New figures from housing charity, Shelter, have revealed that at least one house on every street in England is now at risk of repossession.
The charity claims that the current level of unemployment combined with the increasing high cost of living, is placing households on a “knife edge”.
According to the report, which uses a combination of data from the Ministry of Justice statistics and census data from 2011, possession claims have increased dramatically between July 2012 and June 2013. A possession claim is the initial step in which lenders and landlords put in an application to the court before a possession order can be granted.
Richmondshire, North Yorkshire, was reported as the worst affected area with possession claims having increased by over 80% between July 2012 and June 2013. This was followed by 65.7% in by West Somerset and 50.8% more claims in Watford.
Shelter chief executive, Campbell Robb said: “This research shows thousands of families all over England are dealing with the devastating possibility of losing their home.
“It’s right we create a welfare system that’s fair, but Government changes to the safety net are leaving ordinary families exposed.”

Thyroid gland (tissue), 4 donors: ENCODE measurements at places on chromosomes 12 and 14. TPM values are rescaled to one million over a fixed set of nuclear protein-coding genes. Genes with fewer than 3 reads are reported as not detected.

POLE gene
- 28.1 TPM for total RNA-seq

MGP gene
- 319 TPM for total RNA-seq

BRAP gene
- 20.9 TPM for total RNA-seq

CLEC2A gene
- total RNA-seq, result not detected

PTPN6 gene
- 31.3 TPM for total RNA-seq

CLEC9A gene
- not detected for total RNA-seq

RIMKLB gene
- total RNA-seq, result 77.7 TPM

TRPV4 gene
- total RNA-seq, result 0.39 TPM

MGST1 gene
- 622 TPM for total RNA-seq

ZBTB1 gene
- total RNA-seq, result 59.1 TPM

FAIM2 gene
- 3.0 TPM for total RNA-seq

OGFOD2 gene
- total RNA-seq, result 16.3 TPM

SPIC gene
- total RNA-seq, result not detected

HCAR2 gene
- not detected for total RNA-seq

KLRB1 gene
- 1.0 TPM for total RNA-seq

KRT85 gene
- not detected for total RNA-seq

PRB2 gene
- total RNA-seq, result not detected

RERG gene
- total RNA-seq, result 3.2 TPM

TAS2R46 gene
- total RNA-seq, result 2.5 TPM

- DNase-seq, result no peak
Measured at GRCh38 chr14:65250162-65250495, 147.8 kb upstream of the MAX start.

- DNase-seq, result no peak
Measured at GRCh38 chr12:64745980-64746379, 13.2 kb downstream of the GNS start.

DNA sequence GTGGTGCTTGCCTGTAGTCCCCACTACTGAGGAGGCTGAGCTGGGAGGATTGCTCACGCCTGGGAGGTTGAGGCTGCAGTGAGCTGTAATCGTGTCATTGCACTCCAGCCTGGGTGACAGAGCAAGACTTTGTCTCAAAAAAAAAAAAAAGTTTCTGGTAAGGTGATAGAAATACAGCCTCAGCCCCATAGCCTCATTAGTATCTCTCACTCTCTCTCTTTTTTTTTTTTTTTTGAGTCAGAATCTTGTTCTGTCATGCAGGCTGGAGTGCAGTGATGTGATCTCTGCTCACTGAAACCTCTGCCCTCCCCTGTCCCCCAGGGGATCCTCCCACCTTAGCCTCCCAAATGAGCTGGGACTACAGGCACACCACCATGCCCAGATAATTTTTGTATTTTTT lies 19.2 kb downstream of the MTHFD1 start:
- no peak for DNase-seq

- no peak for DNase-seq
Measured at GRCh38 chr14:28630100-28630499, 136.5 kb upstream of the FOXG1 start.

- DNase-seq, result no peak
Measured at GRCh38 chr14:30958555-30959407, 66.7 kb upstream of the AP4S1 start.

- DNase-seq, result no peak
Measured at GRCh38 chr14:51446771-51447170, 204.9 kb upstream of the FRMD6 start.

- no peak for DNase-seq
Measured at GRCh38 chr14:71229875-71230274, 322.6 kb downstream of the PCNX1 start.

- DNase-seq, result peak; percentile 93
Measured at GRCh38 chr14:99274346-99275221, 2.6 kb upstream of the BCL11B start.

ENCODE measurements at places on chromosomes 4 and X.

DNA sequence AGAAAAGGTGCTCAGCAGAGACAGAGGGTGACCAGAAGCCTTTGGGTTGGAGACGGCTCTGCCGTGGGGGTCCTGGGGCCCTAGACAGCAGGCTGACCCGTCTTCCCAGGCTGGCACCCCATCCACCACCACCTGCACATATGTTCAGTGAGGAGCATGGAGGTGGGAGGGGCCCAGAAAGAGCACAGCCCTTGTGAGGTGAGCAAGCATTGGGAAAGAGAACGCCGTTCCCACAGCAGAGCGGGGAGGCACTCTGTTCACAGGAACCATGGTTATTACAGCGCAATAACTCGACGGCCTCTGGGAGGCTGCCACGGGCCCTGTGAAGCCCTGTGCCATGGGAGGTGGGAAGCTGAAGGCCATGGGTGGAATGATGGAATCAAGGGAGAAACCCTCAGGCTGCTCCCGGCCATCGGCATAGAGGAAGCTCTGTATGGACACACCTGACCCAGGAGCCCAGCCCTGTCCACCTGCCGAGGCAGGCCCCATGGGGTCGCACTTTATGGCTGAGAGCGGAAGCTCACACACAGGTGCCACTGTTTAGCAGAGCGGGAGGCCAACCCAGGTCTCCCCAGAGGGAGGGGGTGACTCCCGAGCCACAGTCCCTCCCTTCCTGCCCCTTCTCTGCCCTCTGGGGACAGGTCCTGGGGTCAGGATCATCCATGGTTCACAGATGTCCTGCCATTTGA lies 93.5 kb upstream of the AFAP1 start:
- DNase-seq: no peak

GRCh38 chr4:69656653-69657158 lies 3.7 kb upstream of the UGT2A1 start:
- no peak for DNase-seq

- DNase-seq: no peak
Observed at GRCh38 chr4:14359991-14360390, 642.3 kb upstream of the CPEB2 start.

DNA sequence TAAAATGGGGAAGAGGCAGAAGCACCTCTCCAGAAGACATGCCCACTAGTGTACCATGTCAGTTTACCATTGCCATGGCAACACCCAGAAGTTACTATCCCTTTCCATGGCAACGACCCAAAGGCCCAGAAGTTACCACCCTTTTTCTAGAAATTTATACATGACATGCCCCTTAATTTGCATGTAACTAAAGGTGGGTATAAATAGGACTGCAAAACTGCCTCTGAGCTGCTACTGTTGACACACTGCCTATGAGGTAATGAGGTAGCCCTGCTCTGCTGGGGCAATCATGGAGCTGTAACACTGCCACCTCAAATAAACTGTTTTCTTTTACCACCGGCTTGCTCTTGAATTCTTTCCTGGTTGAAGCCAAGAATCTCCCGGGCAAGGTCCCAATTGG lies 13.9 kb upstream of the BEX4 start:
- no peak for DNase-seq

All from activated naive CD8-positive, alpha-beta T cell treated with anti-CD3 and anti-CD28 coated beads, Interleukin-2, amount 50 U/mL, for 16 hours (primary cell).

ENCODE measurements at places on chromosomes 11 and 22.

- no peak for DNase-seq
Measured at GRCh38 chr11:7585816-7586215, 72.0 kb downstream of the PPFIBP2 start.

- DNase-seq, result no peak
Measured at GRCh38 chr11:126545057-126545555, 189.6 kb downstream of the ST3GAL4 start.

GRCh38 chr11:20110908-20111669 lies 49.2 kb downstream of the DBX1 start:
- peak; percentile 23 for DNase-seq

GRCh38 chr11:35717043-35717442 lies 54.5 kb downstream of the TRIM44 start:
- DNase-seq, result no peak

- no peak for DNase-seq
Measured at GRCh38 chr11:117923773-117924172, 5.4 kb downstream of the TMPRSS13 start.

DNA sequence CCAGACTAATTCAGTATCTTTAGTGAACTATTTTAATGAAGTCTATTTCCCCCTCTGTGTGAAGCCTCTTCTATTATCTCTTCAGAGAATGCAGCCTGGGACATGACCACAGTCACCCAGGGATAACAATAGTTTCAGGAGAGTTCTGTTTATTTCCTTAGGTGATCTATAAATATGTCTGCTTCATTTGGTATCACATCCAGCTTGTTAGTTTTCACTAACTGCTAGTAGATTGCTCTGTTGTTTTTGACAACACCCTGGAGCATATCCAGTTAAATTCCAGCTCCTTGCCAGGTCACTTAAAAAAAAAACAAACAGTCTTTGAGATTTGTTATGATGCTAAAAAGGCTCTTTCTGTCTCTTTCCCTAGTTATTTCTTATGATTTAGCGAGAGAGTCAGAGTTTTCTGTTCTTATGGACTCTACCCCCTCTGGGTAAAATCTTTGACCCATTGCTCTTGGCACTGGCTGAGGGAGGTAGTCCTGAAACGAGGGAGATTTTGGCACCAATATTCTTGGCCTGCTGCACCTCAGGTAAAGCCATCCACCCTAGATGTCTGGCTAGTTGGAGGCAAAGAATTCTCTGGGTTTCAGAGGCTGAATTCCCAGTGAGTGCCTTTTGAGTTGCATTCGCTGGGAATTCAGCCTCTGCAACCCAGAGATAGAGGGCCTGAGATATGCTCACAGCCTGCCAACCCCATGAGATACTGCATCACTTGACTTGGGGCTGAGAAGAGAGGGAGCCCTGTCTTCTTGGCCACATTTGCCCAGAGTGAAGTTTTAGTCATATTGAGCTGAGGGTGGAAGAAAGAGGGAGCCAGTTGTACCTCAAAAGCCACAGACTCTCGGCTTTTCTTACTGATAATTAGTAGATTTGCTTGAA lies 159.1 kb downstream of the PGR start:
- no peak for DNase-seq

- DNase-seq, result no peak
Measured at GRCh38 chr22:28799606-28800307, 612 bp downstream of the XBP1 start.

In response to Shelter’s claims, a Government spokesperson said: “Our welfare reforms are ensuring that clear protection is in place, we’ve maintained the Support for Mortgage Interest scheme and our £470 million funding to councils means we continues to have a strong safety net against homelessness.”
But Mr Robb warned that under the new system a simple illness or job loss could leave families at risk of repossession. He continued: “We must protect the safety net so that if people fall on hard times they can get the help they need to get back on their feet.”
The current financial safety net referred to by Mr Robb allows any newly unemployed people access to housing benefit for 13 weeks. This will no longer be available under the new universal credit system, and according to Shelter, will put those in need at a greater risk of losing their home.
Julie is a law graduate who qualified with Price Waterhouse in 1994. Julie joined Smith & Williamson in 1997 and became a partner in 2001. With Mike Stevenson, Julie set up Middleton Partners offices in Salisbury and Southampton, both of which are now part of Begbies Traynor.
Julie is a member of the Insolvency Practitioners Association and the None Administrative Receivers Association and is a Fellow of The Association of Business Recovery Professionals. Julie deals with all aspects of Corporate Recovery and turnaround work and takes all form of personal insolvency appointments.